Bridge Paired Exchange donor on behalf of my husband (re-transplant) at Johns Hopkins.

Offline livingdonor101

  • Top 100 Poster!
  • ***
  • Posts: 40
  • Reactions: +1/-0
    • Living Donor 101
Re: Right and Left Kidney Donation
« Reply #4 on: August 24, 2012, 09:36:34 PM »
The vasculature (blood vessels, etc) of the left kidney are such that the adrenal gland is often rendered inert when the left kidney is removed. In short, the removal of the left kidney cuts off the blood supply to the left adrenal gland. This is not the case with the right kidney and adrenal.

There have been very few studies on pregnancy post-kidney donation. Ibrahim 2009 found that maternal and pregnancy outcomes for LKDs were similar to the general population, but were inferior to pre-donation outcomes for those women who bore kids both before and after kidney donation. This includes a lower likelihood of full-term deliveries and a higher risk of fetal loss, as well as a higher risk of gestational diabetes, gestational hypertension (high blood pressure), proteinuria (protein in the urine), and preeclampsia (Reister 2009 as well).

The best advice would be to discuss these possibilities with your obgyn before finalizing your decision.
www.livingdonor101.com - Where Living Donors Matter Most.

Offline onlyme2

  • My first post!
  • Posts: 1
  • Reactions: +0/-0
Re: Right and Left Kidney Donation
« Reply #5 on: August 25, 2012, 01:44:49 AM »
We only need one adrenal gland just like we only need one kidney, so the adrenal associated with the kidney is never really a problem. The left kidney is mainly used because of the longer vessels, makes surgery easier. I had right removed because it had lower function than the left. The liver is kept out of the way with an instrument. Some people though prefer removal of right kidney as with the left the spleen can get accidentally nicked, so there are pros and cons to both. Now for men, the right is better to remove as the left there are vessels attached to the genital area and often men can end up with swollen testicles which are quite painful for a few days, hence the request for them to wear tight underpants - just in case!! In the UK studies on live donors shows no ill effects to pregnancy afterwards but of course each person is different so individuals should discuss with their medical team.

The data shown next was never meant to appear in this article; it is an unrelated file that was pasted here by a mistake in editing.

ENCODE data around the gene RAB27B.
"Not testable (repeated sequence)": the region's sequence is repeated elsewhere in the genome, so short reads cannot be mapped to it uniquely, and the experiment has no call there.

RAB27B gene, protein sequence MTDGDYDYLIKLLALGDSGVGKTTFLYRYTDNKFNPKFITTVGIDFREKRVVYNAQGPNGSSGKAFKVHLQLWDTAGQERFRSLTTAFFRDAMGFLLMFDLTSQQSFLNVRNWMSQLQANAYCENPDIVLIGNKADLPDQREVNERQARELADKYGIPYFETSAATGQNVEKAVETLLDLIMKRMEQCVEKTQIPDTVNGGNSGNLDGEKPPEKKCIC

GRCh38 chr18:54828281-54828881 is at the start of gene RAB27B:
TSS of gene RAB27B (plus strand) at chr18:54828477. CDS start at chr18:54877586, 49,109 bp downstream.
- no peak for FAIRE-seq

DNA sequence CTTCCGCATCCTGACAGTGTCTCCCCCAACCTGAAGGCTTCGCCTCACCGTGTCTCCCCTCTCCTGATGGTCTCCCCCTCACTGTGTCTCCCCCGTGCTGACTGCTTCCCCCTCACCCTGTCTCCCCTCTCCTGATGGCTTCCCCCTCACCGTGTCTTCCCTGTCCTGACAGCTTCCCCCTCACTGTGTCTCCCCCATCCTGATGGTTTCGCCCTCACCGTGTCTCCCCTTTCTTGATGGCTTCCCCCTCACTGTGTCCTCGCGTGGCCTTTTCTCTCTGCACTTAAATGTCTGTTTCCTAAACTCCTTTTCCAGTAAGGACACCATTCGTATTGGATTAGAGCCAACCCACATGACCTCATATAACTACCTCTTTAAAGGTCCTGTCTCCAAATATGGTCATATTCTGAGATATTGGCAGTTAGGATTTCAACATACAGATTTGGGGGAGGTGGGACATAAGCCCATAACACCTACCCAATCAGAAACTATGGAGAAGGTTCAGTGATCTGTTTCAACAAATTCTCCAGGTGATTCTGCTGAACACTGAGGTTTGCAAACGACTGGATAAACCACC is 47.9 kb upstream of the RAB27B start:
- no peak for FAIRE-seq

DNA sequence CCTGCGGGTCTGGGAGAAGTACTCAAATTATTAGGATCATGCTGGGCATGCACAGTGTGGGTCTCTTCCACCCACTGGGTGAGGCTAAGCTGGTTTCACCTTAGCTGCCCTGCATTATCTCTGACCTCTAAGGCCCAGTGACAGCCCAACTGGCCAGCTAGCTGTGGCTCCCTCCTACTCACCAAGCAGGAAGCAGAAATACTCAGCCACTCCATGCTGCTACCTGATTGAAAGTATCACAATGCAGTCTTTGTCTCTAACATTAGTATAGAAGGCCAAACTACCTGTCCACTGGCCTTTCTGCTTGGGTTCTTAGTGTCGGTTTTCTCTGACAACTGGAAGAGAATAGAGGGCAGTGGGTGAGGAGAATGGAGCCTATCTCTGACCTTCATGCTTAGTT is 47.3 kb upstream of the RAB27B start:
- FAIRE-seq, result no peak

Offline jstx

  • Top 25 Poster!
  • ****
  • Posts: 142
  • Reactions: +2/-0
Re: Right and Left Kidney Donation
« Reply #6 on: August 25, 2012, 10:48:09 PM »
I am young, single, & wanted to make sure kidney donation wouldn't have a negative affect on my health should I have a baby after donation. I had also heard that it was advantageous to donate the right kidney in instances like this. However, when I asked my transplant surgeon about it he said there is no known difference. As several people have mentioned on this forum, there aren't many (or any) studies on pregnancy post donation, and of course there are no givens. But I'm not sure that taking the right kidney has any advantage on future pregnancies. BTW, my transplant surgeon at Johns Hopkins was supposed to be working on a study on post donation pregnancy...not sure if it has come out yet, or if not, when it is to be released. Good luck with the rest of your evaluation process!
Donated left kidney on 6/6/11 to a recipient I found on LDO
Johns Hopkins Hospital
Baltimore, MD

 

 Subscribe in a reader



Copyright © International Association of Living Organ Donors, Inc. All Rights Reserved